Particular 6(b)

6. On occasion, were rude and/or abrupt with:

b) custody staff.

41. The evidence of Sergeant KL was that he had received complaints from DDOs, LA, SS and TC, that the Registrant was rude or abrupt to them. He had no first-hand knowledge of the Registrant behaving that way and said that the Registrant was always polite to him. The evidence of SS was that the Registrant’s behaviour was ‘almost bordering on rude’ towards custody staff. She said that the Registrant was difficult, not approachable and dismissive. When asked to provide specific examples, she described an occasion in which she had requested the Registrant attend a cell to provide a second opinion on a DP’s wellbeing. SS said that the Registrant was reluctant to attend and snapped at her declaring that that the DP was drunk. The Panel considered that there was evidence, which taken at its highest, was capable of proving that the Registrant was abrupt with custody staff.

42. The Panel went on to consider whether Particular 6(b), was capable of establishing the statutory ground of misconduct. The Panel considered that the Registrant’s conduct was clearly capable of being an instance of poor practice on the Registrant’s part, however, it did not, in the Panel’s view fall so far below the expected standards of a Paramedic as to be capable of establishing misconduct. The Panel, therefore, found no case to answer in respect of Particular 6(b).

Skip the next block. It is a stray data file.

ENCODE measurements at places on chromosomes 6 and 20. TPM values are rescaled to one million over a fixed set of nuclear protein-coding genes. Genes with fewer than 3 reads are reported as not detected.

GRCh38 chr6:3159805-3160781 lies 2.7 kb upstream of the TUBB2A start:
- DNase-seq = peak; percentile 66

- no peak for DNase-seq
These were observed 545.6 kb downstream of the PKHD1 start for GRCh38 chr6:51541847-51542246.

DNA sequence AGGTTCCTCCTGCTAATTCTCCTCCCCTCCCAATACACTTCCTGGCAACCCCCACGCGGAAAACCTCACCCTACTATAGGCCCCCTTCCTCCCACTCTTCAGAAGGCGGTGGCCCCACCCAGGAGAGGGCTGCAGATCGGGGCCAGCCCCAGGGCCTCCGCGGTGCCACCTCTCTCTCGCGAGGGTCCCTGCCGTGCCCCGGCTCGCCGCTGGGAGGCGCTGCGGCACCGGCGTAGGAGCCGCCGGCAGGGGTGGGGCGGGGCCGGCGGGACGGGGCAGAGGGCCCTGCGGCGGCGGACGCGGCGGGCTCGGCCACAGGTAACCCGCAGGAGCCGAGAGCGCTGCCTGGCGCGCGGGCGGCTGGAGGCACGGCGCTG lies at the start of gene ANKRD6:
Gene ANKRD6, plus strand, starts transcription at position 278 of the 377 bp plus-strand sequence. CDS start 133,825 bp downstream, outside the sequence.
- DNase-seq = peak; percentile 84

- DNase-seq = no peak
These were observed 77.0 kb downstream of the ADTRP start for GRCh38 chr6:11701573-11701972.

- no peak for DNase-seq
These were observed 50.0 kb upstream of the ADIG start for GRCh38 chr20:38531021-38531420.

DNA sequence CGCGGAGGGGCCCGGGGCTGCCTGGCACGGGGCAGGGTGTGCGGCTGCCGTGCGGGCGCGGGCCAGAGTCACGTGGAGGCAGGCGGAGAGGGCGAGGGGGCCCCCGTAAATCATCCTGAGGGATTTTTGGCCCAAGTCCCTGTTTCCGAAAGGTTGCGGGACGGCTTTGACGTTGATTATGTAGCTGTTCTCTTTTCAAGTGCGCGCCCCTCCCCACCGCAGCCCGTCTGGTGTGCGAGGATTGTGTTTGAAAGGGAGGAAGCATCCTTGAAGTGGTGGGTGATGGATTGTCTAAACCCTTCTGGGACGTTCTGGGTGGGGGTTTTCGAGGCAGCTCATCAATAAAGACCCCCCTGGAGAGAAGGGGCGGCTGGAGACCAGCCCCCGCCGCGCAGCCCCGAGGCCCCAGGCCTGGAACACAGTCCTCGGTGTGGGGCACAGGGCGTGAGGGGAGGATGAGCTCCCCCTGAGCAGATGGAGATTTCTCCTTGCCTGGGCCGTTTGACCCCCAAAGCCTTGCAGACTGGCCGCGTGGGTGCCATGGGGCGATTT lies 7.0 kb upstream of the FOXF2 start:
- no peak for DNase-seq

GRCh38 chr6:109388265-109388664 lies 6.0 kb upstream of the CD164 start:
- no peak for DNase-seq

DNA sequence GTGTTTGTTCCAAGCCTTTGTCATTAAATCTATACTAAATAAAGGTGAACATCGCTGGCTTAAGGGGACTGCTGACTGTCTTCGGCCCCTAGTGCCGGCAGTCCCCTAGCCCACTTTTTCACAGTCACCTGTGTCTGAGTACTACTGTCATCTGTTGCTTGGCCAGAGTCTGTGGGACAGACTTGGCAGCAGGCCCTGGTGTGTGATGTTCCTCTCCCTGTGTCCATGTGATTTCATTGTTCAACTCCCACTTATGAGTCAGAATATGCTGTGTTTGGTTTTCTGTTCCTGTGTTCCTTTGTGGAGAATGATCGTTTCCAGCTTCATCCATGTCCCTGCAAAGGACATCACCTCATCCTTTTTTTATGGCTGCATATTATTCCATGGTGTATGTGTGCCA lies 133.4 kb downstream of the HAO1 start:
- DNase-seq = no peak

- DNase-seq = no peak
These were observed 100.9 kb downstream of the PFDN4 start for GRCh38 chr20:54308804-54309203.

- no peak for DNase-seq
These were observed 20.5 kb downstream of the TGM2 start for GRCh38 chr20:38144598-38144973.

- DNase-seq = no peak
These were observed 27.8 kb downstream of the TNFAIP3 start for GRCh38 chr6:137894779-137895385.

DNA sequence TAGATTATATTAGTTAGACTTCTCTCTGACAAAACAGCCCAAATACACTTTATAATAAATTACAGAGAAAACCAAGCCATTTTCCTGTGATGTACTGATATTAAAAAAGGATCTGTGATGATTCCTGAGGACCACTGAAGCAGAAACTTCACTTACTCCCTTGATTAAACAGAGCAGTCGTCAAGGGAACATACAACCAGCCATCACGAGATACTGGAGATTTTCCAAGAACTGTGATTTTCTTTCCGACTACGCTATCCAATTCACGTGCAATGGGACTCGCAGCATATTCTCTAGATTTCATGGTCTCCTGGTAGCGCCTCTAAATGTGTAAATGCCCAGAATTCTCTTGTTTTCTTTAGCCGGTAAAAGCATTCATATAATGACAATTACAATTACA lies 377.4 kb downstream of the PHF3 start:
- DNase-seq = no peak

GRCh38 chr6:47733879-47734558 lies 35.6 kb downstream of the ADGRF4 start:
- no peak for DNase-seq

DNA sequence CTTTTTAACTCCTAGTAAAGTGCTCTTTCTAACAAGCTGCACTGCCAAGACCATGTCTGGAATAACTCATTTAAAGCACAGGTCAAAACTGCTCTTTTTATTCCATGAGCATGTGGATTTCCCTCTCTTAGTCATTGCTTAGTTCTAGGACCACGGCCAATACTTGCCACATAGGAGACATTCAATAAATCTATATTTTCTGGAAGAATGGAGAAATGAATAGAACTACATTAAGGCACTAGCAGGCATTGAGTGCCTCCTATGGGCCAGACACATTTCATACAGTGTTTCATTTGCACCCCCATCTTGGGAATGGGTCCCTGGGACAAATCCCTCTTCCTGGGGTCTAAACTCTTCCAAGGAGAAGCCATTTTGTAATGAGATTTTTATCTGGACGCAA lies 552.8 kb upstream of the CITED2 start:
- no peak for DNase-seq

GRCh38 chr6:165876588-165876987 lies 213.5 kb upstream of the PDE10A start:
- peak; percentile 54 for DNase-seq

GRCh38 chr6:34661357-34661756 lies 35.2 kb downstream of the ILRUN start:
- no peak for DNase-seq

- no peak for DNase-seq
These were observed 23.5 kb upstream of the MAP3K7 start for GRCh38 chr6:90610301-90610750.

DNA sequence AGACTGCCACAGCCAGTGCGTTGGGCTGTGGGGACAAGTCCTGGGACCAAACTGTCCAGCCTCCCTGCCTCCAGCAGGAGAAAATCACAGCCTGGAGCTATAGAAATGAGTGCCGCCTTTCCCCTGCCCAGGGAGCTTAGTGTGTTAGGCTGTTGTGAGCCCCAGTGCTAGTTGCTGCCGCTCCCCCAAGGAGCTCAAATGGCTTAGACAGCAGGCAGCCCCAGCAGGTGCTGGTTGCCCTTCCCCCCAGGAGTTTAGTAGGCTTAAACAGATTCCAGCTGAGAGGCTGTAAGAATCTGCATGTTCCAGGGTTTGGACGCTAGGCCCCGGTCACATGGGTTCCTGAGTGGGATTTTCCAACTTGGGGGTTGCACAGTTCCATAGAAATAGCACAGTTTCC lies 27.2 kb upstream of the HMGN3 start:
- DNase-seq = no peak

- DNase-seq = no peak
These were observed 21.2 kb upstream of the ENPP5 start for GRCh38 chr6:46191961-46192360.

Particular 7

7. On one occasion, refused to issue methadone to a detained person despite that person having a prescription for it.

43. The sole evidence in respect of this particular came from Sergeant KL. In his witness statement, he referred to a complaint he had made in his email dated 31 July 2015, which recorded ‘He recently refused to issue methadone to a DP even when this was a ‘scrip’ [sic] issued by the local chemist for the DP’. Of that email he said: ‘I do not know the date of this incident and cannot recall a lot of detail’ and ‘I recall that I saw no reason why [the Registrant] had not issued methadone although I cannot recall the details now’.

44. The Panel had heard evidence from both Dr JY and Dr MS as to instances when a HCP may properly decline to issue prescribed methadone to a DP, including when a DP may present as intoxicated or provide inconsistent answers to the HCP. In addition, Dr JY had confirmed in evidence that she, as Medical Director of Tascor Medical Services, (later, Mitie) had always allowed an HCP who did not feel adequately competent or confident to administer methadone, even if it had been prescribed and even if the HCP had had training, to ask another colleague on duty to assist.

45. Dr MS had given evidence to the effect that it was the role of the HCP to give prescribed methadone in the same way as any other prescribed medication, as long as it was clinically safe to do so.